By “aping of postures and attitudes,” the speaker wonders if it is possible to convey empathy and shared understanding without words, simply by mirroring physical expressions and the silent communication of body language.

“Jagged” generally refers to something with rough, sharp, uneven edges or points.

The reference to “jagged attitudes” suggests a recognition of shared restlessness or dissatisfaction among the passengers, hinting at a common ground of emotional experience that could bridge the gap between strangers.

It makes their internal unease and contemplation visible and understood through mutual silent acknowledgement.

Stanza 10

That their beefing strikes answer silver bells within
My own chest, and that I know, as they do, how the last
Stop is the most anxious one of all, though it means
Getting home at last, to the pleasures and dissatisfactions of home?

This stanza shows people’s shared emotions and anticipations near the end of a journey. The “last stop” of a train ride symbolizes returning home.

“Beefing” generally means complaining or expressing grievances about something. It represents a strong, perhaps distressing or challenging, emotional expression or situation.

Strikes answering silver bells within
My own chest,

It could mean that these expressions or situations find a corresponding response within oneself, triggering deep, internal reactions or feelings.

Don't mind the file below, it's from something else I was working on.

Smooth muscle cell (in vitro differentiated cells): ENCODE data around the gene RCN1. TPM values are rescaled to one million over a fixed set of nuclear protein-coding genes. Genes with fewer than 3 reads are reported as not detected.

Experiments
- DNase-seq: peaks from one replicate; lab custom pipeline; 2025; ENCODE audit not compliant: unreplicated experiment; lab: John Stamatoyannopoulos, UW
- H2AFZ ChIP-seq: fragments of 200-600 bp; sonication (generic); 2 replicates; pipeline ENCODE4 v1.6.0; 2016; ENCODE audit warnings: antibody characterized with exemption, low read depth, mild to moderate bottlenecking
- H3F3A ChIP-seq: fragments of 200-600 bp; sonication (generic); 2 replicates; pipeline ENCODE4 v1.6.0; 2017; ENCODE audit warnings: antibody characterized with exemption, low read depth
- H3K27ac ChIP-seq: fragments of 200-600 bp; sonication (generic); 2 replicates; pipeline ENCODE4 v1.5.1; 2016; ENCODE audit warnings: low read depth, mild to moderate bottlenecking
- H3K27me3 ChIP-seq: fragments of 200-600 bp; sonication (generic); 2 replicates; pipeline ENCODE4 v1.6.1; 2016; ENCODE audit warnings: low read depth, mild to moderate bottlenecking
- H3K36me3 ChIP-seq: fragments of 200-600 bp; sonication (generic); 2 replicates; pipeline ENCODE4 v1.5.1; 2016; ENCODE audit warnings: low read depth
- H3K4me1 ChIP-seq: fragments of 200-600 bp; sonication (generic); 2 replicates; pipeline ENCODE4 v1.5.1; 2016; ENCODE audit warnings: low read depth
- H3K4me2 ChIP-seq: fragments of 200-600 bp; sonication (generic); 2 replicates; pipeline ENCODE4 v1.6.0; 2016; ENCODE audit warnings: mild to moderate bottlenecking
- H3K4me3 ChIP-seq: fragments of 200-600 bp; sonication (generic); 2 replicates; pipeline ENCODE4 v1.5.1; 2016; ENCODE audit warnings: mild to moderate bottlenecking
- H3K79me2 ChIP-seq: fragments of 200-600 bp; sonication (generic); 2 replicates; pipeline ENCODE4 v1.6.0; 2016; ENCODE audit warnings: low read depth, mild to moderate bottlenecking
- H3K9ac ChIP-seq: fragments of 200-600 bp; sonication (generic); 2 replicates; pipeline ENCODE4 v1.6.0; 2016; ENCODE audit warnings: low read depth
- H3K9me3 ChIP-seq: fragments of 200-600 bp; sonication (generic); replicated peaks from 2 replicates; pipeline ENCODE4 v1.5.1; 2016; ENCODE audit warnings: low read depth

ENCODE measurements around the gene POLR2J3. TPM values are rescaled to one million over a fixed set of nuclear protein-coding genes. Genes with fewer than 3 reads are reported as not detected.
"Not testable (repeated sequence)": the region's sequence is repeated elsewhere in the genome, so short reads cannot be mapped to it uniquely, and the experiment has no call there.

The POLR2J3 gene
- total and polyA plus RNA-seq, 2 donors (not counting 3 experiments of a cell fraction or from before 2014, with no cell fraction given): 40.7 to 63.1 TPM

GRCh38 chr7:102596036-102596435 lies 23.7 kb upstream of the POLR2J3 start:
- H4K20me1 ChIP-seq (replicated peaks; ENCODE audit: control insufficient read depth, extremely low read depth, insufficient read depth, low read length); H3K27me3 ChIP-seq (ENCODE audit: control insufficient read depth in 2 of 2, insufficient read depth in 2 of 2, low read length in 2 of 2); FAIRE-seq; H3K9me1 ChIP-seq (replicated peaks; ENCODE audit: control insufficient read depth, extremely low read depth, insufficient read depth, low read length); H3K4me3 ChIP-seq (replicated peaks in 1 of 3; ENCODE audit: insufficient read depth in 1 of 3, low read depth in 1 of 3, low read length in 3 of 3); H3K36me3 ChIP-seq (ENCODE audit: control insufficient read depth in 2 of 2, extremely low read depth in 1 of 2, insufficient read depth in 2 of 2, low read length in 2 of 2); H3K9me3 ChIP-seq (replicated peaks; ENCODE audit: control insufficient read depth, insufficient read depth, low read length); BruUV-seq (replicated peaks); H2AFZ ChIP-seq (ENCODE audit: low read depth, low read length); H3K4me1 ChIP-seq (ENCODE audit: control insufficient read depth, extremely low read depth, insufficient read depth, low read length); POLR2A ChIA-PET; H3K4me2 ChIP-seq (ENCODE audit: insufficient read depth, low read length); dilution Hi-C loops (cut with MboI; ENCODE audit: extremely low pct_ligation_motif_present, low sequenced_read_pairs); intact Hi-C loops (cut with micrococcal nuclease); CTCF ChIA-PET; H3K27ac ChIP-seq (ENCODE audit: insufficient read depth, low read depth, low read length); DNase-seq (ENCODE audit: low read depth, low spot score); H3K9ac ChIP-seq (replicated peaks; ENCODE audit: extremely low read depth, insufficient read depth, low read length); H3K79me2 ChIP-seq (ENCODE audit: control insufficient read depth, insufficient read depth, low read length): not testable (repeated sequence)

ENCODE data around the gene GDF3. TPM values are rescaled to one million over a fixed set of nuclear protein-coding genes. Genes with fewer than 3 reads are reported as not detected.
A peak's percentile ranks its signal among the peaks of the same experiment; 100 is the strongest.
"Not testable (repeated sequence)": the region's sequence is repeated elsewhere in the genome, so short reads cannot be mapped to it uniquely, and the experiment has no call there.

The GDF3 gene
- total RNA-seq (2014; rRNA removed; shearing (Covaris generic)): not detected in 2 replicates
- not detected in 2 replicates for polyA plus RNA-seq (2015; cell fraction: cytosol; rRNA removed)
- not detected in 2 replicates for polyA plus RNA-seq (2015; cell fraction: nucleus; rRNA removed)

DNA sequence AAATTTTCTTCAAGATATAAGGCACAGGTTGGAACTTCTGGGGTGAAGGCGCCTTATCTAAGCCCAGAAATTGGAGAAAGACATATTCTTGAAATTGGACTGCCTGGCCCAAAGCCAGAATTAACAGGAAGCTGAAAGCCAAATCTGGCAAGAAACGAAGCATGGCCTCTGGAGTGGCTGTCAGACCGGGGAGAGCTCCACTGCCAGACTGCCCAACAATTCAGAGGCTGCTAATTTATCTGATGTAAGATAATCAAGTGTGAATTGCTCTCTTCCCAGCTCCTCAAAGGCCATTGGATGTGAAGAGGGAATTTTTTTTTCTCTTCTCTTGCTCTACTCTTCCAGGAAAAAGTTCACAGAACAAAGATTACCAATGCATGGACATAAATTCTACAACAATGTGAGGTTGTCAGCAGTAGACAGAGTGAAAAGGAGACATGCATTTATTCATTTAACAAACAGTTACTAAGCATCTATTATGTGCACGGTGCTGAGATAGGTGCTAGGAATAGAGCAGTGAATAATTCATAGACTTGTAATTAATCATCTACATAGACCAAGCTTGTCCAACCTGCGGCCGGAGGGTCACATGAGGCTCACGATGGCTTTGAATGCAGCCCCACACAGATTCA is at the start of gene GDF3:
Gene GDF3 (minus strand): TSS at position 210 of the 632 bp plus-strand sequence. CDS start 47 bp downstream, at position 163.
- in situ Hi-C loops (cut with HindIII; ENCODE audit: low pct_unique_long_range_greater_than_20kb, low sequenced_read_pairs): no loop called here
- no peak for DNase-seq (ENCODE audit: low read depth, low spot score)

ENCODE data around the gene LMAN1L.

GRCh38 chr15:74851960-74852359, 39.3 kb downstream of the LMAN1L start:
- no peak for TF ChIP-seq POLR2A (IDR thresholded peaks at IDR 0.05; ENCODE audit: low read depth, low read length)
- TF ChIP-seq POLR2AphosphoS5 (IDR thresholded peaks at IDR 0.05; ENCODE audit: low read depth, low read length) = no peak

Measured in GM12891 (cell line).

This imagery suggests a deep, empathetic connection with those around him, feeling what they feel as they all approach the end of their journey.

Getting home at last, to the pleasures and dissatisfactions of home?

It suggests the mixed feelings one might have upon returning home after a period of absence.

On the one hand, the comfort and joy of being in a familiar, safe place surrounded by loved ones or personal belongings bring happiness. These are what are referred to as the “pleasures” of home.

On the other hand, “dissatisfactions of home” speaks to the idea that no situation is perfect, including being at home. This could involve routine domestic challenges and interpersonal conflicts.

It also touches upon the sense of restlessness or confinement some feel when in one place for too long, even if it is their home. This duality reflects the human experience of navigating familiar environments’ comforting yet sometimes stifling aspects.

It reminds us that home, while often a source of strength and refuge, can also be a place to confront personal limitations and unresolved issues.